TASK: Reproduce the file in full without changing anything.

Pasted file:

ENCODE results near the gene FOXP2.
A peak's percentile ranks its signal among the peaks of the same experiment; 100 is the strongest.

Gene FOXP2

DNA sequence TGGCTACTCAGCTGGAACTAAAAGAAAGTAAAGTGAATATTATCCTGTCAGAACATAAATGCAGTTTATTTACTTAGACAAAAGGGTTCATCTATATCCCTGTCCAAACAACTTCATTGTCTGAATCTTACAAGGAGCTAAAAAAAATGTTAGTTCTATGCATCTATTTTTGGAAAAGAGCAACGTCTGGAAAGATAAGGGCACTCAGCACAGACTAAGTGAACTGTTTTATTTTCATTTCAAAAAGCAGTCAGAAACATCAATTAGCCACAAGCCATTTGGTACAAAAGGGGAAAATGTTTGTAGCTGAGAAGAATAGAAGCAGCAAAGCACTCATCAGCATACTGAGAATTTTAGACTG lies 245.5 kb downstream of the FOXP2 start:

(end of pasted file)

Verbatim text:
ENCODE results near the gene FOXP2.
A peak's percentile ranks its signal among the peaks of the same experiment; 100 is the strongest.

Gene FOXP2

DNA sequence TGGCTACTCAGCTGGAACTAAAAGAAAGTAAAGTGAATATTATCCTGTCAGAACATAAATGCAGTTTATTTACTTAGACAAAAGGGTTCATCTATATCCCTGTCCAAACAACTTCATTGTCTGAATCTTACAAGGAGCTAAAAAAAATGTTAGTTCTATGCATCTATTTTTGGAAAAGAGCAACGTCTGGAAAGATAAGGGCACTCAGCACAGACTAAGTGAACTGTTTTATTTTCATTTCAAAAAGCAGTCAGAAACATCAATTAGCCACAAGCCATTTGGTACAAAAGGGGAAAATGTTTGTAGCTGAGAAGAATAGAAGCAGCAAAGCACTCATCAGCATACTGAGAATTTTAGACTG lies 245.5 kb downstream of the FOXP2 start: